Saturday, July 5, 2014

Stop practicing pronunciation! (If your students can explore it!)

This is a follow up on, "Stop correcting pronunciation! (If your students can afford it!)," based on a post by Tabaczynski. Question: Does (more) practice make perfect, or at least make one better than the competition? A couple recent summaries of meta-analyses by Science Digest add support to Tabaczynksi's argument, suggesting . . . well . . . maybe not so much.

Macnamara, Hambrick and Oswald (2014) note that: 

"Practice accounted for about 26% of individual differences in performance for games, about 21% of individual differences in music, and about 18% of individual differences in sports. But it only accounted for about 4% of individual differences in education and less than 1% of individual differences in performance in professions."

Stafford and Dewar (2013) add that: 

"Game play data revealed that those players who seemed to learn more quickly had either spaced out their practice or had more variable early performance -- suggesting they were exploring how the game works -- before going on to perform better."

Clip art:
Clker
Haptic pronunciation teaching methodology certainly aims to be more embodied, incorporating frameworks and techniques from gaming, music and sports. It is also pretty consistent with Tabaczynski's "(schematic) buckets and spaced (practice and scaffolded) retrieval" proposal.

Think I'll stop right there . . .



4 comments:

Tom Tabaczynski said...

The authors of "Make It Stick", whom I follow in my piece, do discuss the issue of memorisation and practice and when it's appropriate. It's not clear what practice means in 'education'. They do cite an experiment of using retrieval practice in a school which did make a significant difference, but their argument is precisely that retrieval practice is not utilised in education and that it should be (the main point of the book), so persumably a meta-study of non-existent methodology isn't going to show anything. I would say that the same might be said for the professions.

So the conclusion to be drawn might be that the reason that practice makes a difference in games, music, and sport is that it is in fact utilised in these field, and that it should be utilised education and the professions. Morevoer, the main question is really what kind of practice: repetition or retrieval practice. Mere repetition, eg., by reviewing the material, they argue, doesn't work.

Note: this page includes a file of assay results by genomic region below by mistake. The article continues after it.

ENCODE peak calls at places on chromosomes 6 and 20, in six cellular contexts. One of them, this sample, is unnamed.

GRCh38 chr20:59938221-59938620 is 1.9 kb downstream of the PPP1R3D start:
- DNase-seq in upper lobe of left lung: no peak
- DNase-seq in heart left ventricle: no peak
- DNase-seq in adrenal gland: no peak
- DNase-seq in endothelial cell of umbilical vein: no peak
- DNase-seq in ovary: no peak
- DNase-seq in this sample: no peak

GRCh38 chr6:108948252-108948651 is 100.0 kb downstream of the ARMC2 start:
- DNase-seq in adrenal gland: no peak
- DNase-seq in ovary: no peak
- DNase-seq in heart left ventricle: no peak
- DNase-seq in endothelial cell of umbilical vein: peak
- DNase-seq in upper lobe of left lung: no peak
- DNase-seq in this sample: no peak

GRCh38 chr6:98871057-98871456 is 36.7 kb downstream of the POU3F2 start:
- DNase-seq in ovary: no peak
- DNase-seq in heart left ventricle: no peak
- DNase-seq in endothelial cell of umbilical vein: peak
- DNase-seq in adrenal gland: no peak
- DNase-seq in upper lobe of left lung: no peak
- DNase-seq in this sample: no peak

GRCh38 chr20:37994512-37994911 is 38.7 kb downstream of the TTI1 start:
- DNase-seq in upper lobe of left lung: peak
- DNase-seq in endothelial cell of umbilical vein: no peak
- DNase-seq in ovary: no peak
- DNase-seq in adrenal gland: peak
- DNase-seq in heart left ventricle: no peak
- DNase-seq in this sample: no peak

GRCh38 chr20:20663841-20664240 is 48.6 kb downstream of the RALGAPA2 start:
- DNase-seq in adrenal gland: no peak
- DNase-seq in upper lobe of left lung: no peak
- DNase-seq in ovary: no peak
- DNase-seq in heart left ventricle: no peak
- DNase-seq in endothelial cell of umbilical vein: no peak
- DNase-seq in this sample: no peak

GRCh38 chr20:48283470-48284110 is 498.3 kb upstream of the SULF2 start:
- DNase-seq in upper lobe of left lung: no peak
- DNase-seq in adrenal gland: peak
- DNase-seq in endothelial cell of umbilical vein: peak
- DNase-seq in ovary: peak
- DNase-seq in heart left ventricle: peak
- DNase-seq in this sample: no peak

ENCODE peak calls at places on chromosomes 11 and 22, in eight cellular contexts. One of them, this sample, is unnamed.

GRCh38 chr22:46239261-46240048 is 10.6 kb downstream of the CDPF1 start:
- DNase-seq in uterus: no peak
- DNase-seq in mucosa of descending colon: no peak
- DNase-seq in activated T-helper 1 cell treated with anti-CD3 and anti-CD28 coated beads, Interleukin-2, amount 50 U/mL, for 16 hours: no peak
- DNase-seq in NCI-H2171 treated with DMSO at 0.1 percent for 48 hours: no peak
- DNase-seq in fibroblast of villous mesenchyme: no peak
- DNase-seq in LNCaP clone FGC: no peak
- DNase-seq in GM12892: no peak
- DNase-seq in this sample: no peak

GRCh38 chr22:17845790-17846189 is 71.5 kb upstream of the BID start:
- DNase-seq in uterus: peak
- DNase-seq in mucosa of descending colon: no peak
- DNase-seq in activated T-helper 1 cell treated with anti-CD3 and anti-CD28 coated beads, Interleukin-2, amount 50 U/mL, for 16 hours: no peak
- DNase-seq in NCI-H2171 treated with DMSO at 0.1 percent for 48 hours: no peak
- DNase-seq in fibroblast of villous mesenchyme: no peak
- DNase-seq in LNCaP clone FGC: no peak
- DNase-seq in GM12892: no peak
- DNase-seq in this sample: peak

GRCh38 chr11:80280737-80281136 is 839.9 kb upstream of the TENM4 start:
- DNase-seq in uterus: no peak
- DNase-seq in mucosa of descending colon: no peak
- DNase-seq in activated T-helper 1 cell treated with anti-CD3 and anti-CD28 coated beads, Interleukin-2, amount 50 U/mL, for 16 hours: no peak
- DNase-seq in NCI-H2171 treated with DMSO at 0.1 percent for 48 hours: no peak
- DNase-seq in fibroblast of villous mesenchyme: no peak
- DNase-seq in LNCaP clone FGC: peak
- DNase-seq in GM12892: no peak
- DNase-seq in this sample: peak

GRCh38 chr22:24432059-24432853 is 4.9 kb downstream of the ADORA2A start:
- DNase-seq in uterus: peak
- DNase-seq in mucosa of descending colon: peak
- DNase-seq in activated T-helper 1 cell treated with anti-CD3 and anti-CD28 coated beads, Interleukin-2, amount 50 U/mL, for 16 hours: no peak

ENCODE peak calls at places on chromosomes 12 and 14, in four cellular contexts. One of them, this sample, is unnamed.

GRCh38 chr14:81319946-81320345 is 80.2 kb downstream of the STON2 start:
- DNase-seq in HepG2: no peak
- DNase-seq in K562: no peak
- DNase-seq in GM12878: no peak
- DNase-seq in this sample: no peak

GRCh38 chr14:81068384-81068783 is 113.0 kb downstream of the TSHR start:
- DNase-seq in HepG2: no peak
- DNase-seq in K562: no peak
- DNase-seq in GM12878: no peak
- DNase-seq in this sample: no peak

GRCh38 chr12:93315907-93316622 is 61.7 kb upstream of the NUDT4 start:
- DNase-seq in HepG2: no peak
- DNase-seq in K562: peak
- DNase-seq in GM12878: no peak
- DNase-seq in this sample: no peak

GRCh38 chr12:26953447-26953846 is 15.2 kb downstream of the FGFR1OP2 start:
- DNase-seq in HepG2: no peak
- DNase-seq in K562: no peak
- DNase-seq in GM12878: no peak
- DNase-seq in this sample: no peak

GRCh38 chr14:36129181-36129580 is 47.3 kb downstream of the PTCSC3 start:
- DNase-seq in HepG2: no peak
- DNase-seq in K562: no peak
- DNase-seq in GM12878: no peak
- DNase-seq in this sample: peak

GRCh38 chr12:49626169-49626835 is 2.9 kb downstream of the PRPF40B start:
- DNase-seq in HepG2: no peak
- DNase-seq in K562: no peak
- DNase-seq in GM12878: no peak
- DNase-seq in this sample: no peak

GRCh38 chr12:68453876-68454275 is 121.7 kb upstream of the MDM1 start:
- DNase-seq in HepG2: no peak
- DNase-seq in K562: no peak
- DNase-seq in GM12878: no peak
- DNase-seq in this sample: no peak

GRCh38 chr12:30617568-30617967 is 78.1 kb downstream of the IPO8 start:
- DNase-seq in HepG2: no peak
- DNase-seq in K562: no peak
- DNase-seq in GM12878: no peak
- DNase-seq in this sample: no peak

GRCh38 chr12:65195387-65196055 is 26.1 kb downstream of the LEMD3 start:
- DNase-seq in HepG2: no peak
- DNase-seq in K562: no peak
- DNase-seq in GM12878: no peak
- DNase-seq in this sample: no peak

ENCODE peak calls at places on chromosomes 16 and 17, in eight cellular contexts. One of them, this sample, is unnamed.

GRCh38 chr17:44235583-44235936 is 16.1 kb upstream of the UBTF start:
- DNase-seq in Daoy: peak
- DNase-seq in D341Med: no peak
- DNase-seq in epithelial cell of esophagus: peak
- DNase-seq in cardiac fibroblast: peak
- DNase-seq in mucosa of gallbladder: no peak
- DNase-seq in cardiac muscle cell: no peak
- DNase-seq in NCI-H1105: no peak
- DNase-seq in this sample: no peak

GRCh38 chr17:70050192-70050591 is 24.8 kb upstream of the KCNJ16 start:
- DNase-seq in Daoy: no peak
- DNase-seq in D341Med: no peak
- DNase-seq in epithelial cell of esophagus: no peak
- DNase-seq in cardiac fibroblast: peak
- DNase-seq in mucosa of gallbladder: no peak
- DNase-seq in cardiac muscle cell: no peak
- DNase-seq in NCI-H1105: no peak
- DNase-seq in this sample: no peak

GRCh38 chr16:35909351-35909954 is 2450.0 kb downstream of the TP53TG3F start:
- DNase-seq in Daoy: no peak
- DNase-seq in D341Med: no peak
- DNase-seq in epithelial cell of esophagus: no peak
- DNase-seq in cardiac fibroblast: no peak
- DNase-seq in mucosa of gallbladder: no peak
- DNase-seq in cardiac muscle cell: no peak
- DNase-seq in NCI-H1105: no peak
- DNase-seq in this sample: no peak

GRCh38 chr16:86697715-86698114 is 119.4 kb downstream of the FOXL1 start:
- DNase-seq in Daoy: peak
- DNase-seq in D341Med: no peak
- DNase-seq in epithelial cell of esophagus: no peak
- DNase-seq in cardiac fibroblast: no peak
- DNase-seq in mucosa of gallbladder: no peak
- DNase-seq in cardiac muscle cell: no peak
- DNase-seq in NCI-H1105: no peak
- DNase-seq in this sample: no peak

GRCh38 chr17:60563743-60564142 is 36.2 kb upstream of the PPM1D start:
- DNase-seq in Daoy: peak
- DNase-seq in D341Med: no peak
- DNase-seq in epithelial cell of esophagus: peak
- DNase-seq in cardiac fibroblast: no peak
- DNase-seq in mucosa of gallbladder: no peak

Tom Tabaczynski said...

Thought provoking post, Bill. The question of practice is an interesting one. I did notice that you don't recommend excessive repetiiton in individual sessions, but there are spaced out sessions for each module with a good amount of repetition over a couple of weeks.

The authors of "Make It Stick", whom I follow in my piece, do discuss the issue of memorisation and practice and when it's appropriate. It's not clear what practice means in 'education'. They do cite an experiment of using retrieval practice in a school which did make a significant difference, but their argument is precisely that retrieval practice in the form of low-stakes quizzes is not utilised in education and that it should be (one of the main points of the book), so persumably a meta-study of non-existent methodology isn't going to show anything. I would say that the same might be said for the professions.

So the conclusion to be drawn might be that the reason that practice makes a difference in games, music, and sport is that it is in fact utilised in these fields, and that it should be utilised education and the professions. Moreover, the main question is really what kind of practice: repetition or retrieval practice. Mere repetition, eg., by reviewing the material, they argue, doesn't work (another major point of the book).

Bill Acton said...

Point well taken. I highly recommend "Make it Stick"http://www.amazon.ca/Make-It-Stick-Successful-Learning/dp/0674729013. The two studies cited did NOT imply that practice was not beneficial in pronunciation work, only that more does not necessarily translate into better results. In the next blogpost, I'll take the same Idea and relate to the practice of assigning pronunciation homework--and then not following up on it or even being interested in what goes on "out there."

Tom Tabaczynski said...

Just had a closer look at the article you cite and had this thought: authors of Make It Stick make the same criticism of the 10,000 hour rule, but draw a completely different conclusion: it's the KIND of practice that makes the difference: spaced, retrieval and mixed up, as opposed to mere reviewing and repetition.

As for "what goes out 'out there'", I'd be interested in your thoughts on the use of completion tracking feature of Moodle for monitoring what does on.

btw. I think you can delete my earlier comment above.

Post a Comment